EFN Asia 2010
Migration and the Wealth of Nations
7-8 October 2010
Movement of people is an undeniable fact. In the globally integrated world of today, characterised by its cross-border communication and trade relations, migration is more important than ever.
Migrants add to economic growth and cultural diversity. Migration leads to creation of wealth for individuals, for destination countries and for home countries. On the other hand, there is a misperception that only outward movement of people is beneficial to home countries, while inward movement of people is detrimental.
Migrants are also exposed to a variety of risks. The poor and low-skilled are particularly susceptible to exploitation.
Macro-economic effects of migration
Annual remittances make up three times foreign aid and more than half the foreign direct investment.
In general, developing countries have younger population, while developed countries are graying. Movement of people help meet the demand for skills and services in the destination countries.
Source countries fear brain drain and loss of valuable work force which should lead to political and economic reform in the source countries.
• Stakeholders in destination and source countries should communicate the net benefits of migration and rectify misperceptions.
• Countries should adopt market oriented policies, relax work permit rules and regulations in order to attract needed skills
• Respect the right to migrate for everyone, relax or remove restrictions.
The freedom to move voluntarily needs to be protected and facilitated. International conventions that protect involuntary migrants should be ratified and enforced.
There should be multilateral and bilateral agreements on migration, through GATS and outside it.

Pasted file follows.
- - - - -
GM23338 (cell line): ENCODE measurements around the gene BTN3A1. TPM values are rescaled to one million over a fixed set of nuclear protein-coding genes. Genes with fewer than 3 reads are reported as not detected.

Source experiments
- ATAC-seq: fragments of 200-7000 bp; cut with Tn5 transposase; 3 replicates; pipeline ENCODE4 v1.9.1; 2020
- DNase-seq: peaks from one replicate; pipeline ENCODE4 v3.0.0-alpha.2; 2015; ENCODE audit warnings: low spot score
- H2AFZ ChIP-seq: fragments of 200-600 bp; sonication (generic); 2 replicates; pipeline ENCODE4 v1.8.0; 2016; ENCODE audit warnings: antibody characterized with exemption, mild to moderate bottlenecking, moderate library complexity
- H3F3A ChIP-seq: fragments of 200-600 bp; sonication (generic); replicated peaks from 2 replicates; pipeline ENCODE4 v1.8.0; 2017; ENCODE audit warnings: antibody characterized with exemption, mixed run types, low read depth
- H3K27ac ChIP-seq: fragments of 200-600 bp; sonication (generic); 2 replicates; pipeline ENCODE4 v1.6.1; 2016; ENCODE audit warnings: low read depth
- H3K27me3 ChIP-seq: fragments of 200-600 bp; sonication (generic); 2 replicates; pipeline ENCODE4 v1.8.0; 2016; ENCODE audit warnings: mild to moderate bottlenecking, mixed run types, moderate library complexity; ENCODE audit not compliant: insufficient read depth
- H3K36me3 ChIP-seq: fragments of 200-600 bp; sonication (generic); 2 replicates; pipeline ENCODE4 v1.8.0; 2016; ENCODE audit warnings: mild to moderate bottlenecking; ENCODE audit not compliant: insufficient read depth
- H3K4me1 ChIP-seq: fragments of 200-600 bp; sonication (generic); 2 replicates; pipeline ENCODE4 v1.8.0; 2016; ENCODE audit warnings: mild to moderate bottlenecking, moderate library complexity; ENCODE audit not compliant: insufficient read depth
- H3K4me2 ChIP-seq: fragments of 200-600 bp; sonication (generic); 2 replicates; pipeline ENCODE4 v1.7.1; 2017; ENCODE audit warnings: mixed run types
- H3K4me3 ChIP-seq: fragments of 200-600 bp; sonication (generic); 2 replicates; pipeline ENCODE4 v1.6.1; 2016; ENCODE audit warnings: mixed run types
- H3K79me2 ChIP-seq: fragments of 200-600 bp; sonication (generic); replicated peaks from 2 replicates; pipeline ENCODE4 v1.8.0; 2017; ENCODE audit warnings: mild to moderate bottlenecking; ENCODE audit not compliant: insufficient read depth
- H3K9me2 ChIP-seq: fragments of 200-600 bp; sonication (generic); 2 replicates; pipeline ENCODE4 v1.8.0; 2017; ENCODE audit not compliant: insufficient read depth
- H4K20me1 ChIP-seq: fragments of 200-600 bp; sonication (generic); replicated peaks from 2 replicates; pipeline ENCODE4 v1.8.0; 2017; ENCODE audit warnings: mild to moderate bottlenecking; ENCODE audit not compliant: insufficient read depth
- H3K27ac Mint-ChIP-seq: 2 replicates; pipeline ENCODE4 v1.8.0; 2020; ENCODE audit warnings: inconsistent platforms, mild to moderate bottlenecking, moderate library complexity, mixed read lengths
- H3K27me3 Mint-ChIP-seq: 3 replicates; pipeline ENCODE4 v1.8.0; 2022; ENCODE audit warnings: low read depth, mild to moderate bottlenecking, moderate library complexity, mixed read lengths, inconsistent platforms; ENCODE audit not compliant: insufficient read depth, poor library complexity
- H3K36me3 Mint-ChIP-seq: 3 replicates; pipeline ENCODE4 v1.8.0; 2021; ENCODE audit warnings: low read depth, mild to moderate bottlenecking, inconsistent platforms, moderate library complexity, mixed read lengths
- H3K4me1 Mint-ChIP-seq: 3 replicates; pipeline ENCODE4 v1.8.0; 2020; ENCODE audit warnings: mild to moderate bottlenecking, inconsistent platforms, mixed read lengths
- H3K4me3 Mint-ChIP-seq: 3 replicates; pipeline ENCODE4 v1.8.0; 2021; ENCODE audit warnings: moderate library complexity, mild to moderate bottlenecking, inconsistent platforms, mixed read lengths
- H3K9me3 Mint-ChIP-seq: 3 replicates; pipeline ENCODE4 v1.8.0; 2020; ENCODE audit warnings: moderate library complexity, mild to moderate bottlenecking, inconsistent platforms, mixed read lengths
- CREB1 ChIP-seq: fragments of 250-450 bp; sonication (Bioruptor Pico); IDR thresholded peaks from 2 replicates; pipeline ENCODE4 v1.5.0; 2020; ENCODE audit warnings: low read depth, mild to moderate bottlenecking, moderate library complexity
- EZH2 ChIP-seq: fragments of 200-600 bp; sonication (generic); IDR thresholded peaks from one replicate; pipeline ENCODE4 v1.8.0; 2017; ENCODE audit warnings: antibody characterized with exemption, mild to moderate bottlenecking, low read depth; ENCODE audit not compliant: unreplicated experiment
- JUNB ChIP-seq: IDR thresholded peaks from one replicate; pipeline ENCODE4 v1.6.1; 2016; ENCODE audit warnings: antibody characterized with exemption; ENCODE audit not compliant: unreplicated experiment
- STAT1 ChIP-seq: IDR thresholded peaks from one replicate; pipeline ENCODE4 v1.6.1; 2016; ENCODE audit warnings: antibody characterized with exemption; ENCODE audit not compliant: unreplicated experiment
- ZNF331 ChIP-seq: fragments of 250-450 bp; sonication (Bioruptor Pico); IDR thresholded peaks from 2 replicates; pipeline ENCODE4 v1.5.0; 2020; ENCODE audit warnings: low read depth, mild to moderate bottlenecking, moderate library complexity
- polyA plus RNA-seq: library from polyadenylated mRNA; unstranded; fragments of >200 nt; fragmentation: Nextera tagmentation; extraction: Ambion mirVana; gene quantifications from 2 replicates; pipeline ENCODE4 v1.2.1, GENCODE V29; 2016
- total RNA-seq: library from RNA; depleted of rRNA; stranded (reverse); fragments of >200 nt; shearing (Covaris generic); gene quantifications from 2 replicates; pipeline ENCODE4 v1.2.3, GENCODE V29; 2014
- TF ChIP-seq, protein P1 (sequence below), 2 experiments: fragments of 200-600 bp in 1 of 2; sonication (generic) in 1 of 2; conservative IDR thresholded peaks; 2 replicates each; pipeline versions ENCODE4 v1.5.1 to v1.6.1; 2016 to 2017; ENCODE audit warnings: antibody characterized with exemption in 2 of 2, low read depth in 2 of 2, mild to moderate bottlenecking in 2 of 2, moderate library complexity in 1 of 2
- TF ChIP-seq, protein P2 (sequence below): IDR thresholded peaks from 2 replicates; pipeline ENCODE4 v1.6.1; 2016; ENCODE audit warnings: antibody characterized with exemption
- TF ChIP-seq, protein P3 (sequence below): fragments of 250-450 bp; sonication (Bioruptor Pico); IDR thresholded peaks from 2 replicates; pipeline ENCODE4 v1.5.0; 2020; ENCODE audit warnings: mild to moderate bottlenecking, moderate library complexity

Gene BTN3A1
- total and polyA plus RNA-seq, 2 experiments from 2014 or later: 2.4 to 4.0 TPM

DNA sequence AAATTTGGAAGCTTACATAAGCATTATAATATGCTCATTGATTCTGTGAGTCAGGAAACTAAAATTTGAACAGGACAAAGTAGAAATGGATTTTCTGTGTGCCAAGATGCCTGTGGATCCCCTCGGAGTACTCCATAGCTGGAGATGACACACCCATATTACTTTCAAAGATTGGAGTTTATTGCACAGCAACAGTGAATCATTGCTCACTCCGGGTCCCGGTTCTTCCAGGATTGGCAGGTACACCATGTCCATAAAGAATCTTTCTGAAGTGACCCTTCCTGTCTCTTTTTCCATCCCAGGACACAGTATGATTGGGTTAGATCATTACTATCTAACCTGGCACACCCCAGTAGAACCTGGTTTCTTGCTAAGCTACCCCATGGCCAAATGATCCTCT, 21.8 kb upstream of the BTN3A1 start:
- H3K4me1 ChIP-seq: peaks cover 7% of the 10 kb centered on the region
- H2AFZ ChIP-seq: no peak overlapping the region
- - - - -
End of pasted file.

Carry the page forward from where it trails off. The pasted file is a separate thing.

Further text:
• Rules and guidelines, in both destination and source countries, should be simplified and made transparent, without over-regulation.
• Reduction in transaction costs will switch migration from illegal to legal channels.
• There should be reciprocal recognition of qualifications and accreditation, with freedom to do business with equal rights as residents.
• Unnecessary labour market restrictions should be abolished because an employment contract is a private one between an employer and a prospective employee.
• Easier access to resident permits with permission for re-entry into both home and destination country.
• Governments should not discriminate among migrants on the basis of nationality, class, ethnicity, religion and gender.
• Prior to departure, migrants should have information about host country statutes and practices.
• Assistance should be duly provided by home country diplomatic officials.
• Recruitment agencies should operate in a free, competitive and transparent environment, with proper disclosure and accountability.
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